Children are naturally curious. They want to learn and explore new activities.
Everyday in some town or city, a child hears someone play a violin and they are inspired to learn.
Some kids go on to become lifelong players…maybe even great players. But others hit an obstacle -- like practicing (or any of these things)-- and quit.
The fact that one child carries on to enjoy playing throughout their adult years and dozens of others quit is not an issue of talent or innate ability. It is due to motivation.
So, how do we increase motivation in students? researchers have been studying motivation for decades.
Edward Deci and Richard Ryan have done some amazing work on this topic and one of the important things they have learned is that there are, actually, 2 very different types of motivation…students can be ‘intrinsically’ motivated or ‘extrinsically’ motivated.
Students with intrinsic motivation describe playing the violin as ‘fun’. They play the violin because they simply enjoy it. These students learn faster, are more creative, have more positive emotions about playing and are more likely to continue playing music as adults.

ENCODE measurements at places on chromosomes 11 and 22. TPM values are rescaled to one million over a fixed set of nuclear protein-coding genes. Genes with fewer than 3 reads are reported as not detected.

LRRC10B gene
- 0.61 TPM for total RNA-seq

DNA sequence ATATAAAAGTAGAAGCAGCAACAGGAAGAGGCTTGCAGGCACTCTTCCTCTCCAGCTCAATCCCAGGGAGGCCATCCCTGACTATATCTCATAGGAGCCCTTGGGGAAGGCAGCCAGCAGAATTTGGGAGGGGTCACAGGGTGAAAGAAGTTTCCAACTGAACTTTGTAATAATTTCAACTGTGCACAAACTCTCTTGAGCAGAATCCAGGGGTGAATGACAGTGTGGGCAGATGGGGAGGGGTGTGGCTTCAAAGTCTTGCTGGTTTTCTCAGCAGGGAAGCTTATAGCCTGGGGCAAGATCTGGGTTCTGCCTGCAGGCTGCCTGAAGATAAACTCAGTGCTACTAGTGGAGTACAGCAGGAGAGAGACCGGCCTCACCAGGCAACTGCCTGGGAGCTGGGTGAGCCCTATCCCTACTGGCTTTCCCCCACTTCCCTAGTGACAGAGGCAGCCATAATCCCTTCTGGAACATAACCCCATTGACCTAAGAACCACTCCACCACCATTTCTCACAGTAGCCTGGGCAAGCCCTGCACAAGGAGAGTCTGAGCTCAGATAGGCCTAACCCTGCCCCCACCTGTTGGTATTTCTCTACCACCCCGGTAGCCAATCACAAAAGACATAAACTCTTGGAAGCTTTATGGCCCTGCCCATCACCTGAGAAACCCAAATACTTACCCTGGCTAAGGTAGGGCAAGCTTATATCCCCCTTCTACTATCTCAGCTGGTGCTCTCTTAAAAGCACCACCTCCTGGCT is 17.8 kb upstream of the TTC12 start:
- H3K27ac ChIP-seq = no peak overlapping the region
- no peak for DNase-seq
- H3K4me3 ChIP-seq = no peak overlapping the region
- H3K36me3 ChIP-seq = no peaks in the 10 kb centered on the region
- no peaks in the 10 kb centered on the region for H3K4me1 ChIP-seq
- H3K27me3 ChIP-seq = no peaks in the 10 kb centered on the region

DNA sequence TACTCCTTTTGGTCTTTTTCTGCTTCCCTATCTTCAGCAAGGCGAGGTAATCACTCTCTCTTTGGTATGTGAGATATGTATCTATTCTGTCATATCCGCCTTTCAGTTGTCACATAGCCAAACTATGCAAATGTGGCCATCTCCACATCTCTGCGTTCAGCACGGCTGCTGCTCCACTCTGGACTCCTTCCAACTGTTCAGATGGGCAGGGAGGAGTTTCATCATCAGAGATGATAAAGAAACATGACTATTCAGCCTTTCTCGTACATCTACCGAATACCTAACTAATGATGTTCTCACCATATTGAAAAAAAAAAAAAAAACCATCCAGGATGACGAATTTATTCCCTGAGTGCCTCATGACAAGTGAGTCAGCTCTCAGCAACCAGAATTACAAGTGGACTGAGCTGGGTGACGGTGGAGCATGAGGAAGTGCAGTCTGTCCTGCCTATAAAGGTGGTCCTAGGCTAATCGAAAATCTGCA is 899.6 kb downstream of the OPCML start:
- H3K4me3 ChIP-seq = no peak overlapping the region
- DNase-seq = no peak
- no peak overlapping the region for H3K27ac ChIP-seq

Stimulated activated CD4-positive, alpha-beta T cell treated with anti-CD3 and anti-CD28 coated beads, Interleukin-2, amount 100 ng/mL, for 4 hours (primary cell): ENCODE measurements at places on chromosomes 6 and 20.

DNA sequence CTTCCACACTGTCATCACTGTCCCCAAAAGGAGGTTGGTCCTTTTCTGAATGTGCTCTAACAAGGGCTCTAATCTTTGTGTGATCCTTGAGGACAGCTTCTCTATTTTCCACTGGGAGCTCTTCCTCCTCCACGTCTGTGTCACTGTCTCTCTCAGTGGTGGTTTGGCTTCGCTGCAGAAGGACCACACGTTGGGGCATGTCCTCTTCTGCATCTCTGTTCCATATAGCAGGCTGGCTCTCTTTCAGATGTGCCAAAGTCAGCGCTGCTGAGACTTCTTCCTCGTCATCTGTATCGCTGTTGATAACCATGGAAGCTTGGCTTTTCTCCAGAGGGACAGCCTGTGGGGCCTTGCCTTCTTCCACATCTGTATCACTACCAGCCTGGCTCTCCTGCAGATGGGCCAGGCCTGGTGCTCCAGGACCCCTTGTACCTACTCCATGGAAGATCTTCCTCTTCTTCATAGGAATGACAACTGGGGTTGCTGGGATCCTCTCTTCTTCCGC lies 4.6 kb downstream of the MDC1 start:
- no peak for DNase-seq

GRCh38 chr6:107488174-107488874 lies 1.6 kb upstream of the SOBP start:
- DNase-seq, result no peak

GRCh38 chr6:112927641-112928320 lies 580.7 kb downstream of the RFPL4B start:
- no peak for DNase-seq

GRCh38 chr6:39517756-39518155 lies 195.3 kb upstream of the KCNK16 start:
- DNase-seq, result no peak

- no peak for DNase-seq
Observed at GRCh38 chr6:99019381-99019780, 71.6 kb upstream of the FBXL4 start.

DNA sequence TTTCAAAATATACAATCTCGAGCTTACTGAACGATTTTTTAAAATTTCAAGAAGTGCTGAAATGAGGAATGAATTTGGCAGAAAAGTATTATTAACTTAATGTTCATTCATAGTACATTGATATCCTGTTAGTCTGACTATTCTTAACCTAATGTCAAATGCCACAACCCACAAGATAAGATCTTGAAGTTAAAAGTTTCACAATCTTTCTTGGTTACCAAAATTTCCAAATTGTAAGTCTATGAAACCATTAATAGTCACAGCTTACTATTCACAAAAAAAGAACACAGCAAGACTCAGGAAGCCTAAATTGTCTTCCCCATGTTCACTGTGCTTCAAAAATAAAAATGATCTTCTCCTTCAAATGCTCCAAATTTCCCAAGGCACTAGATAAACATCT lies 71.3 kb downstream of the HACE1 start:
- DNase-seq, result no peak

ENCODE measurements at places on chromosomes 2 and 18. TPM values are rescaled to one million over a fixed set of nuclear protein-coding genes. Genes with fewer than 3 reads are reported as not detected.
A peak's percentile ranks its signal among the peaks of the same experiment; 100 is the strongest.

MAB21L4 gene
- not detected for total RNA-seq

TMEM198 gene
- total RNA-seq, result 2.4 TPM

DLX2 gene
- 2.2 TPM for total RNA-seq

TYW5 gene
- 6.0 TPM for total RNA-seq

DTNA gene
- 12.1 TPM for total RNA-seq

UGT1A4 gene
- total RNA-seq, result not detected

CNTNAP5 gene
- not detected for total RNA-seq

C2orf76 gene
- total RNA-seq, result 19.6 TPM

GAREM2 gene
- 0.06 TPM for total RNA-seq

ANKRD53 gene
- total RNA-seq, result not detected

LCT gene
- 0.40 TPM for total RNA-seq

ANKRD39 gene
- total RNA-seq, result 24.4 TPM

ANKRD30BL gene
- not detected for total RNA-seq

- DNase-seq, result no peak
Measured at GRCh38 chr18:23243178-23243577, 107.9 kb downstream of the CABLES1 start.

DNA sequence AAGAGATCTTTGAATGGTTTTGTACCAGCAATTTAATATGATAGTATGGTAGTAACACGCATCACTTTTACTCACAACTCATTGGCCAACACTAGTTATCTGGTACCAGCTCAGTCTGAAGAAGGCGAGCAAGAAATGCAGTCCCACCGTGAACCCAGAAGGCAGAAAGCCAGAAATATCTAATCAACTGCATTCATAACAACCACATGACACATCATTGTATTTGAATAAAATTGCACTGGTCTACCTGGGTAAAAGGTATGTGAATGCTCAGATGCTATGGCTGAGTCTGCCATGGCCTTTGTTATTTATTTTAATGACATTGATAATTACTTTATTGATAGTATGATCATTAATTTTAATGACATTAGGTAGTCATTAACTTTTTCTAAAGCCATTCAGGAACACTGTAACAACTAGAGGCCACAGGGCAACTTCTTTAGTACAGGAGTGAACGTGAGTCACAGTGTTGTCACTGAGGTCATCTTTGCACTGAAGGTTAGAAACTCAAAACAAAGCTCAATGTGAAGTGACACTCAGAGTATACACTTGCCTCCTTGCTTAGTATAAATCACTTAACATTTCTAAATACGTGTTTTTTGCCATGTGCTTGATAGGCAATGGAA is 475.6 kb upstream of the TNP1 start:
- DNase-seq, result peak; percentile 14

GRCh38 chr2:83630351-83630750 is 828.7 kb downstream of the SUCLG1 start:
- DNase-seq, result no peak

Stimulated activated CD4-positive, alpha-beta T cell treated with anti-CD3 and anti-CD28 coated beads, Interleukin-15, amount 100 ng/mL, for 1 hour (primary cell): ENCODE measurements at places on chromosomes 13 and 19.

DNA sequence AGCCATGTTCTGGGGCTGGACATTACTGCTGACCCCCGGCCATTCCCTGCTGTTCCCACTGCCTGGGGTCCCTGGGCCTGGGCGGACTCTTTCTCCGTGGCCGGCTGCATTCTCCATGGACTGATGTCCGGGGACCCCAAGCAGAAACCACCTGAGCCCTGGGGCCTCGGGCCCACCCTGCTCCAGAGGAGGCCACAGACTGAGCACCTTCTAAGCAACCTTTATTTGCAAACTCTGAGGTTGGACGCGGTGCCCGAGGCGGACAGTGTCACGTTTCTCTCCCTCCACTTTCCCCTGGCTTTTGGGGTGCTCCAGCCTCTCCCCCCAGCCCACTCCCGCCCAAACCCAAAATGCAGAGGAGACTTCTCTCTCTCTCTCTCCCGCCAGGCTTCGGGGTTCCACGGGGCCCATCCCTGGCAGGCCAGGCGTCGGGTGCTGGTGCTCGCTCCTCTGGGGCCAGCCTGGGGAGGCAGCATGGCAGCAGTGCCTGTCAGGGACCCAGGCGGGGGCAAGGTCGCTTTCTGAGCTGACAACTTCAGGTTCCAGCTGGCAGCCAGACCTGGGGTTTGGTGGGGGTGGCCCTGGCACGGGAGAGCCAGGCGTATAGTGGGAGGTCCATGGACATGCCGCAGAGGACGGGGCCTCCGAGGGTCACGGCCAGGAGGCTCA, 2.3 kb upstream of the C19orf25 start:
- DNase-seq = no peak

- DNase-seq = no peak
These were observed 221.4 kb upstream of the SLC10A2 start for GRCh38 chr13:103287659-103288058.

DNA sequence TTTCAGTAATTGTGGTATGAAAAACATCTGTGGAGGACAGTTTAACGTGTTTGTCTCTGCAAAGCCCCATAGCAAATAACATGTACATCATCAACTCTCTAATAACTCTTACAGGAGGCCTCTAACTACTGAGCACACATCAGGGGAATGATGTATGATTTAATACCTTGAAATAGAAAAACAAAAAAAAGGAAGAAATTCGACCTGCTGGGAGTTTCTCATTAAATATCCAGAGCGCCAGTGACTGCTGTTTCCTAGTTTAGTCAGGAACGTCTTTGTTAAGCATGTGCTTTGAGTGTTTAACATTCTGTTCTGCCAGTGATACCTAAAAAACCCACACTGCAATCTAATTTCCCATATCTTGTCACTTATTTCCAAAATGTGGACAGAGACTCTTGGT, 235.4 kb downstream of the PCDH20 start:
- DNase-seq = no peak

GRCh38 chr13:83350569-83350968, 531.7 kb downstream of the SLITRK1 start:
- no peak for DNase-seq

Students who are extrinsically motivated are playing music because they want a reward or are avoiding a punishment. They describe playing as something they ‘should do’ or something they ‘have to do.’ They are less creative, feel worse about music in general and are much more likely to quit playing once the reward is achieved or the threat of punishment is gone.
So, the BIG QUESTION is -- how do we get our violin students to be intrinsically motivated? Unfortunately for parents and teachers, intrinsic motivation is not something that can be directly influenced by simply changing the style of music or practice requirements.
What we can do, though, is create an environment which encourages intrinsic motivation to grow. And that is something we know more about now.